An unexpected presentation of sick sinus syndrome: Isolated ventricular asystole.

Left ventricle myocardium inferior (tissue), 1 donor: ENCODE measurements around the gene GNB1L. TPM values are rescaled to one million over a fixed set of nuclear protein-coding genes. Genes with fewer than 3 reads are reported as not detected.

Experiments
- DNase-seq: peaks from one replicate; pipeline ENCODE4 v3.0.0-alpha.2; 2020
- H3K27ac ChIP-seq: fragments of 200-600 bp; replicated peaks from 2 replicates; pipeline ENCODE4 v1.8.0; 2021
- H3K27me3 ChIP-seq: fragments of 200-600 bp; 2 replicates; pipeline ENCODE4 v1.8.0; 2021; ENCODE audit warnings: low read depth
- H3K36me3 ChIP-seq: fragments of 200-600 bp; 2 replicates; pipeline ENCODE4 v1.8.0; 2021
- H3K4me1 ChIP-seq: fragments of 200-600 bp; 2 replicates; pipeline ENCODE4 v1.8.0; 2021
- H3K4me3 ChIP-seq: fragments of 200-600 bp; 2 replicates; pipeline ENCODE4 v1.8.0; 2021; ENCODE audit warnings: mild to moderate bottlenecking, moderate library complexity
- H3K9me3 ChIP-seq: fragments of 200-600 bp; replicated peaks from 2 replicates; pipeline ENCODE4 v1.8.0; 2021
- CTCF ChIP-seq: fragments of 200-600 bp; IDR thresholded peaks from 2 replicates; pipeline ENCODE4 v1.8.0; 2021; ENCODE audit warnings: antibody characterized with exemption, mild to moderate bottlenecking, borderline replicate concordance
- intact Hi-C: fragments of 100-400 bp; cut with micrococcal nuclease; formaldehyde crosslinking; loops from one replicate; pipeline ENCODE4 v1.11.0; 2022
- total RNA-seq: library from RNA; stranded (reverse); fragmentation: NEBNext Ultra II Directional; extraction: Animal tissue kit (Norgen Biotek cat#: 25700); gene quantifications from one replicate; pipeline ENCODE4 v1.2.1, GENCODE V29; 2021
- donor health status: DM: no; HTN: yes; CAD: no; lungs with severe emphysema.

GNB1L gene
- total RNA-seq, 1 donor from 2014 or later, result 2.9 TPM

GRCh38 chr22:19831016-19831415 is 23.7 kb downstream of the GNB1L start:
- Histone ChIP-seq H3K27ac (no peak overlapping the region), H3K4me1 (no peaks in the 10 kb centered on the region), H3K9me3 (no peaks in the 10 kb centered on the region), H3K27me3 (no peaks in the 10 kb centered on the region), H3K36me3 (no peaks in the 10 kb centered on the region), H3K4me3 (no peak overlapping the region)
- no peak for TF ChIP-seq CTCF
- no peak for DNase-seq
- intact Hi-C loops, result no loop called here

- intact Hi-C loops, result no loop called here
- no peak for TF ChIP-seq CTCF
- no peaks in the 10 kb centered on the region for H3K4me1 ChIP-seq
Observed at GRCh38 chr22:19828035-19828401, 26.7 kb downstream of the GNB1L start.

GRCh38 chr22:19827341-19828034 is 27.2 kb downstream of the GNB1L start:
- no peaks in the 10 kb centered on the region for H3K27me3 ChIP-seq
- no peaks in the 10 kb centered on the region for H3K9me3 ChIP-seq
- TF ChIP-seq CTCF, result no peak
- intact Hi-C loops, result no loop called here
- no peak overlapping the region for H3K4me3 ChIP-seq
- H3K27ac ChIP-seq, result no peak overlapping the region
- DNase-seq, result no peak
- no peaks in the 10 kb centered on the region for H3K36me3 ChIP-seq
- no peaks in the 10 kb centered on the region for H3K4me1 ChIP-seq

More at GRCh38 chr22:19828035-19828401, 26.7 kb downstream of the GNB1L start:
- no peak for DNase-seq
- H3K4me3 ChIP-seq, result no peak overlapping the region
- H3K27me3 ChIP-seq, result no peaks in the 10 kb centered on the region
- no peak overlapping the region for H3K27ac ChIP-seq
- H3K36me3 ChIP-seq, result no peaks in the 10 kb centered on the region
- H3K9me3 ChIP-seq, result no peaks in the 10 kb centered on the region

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Sick sinus syndrome is a disorder of sinus node function characterized by various dysrhythmias such as sinus bradycardia or pause, paroxysmal regular or irregular atrial tachycardia, tachycardiabradycardia attacks or atrial fibrillation with slow ventricular response. Ventricular asystole with preserved atrial electrical activity is a rarely seen presenting rhythm in the ED and an extremely rare cause of syncope. A 67-year-old male having a syncope attack was admitted to the emergency department. His Glasgow coma scale score was 15 on admission. He became unconscious during his observation in the emergency department, and cardiopulmonary resuscitation was initiated because he was seen to be apneic; his arterial pulse was impalpable, and ventricular asystole with preserved atrial electrical activity was seen on the monitor. He regained consciousness and normal sinus rhythm was seen on the monitor after 2min of cardiopulmonary resuscitation. Then, an alternating rhythm with short periods of bradycardia and tachycardia suggesting sick sinus syndrome was developed. A dual-chamber pacemaker was placed, and he was discharged after 2days of in patient follow-up. His symptoms have not recurred after placement of the pacemaker device. When sudden changes in vital parameters and/or consciousness develop during observation of a patient with sick sinus syndrome, although it is not a common circumstance, accompanying high degree atrioventricular block and simultaneous ventricular asystole should be considered, and cardiopulmonary resuscitation should be initiated immediately because cardiopulmonary arrest is inevitable when ventricular asystole develops even if the atrial electrical activity is maintained.

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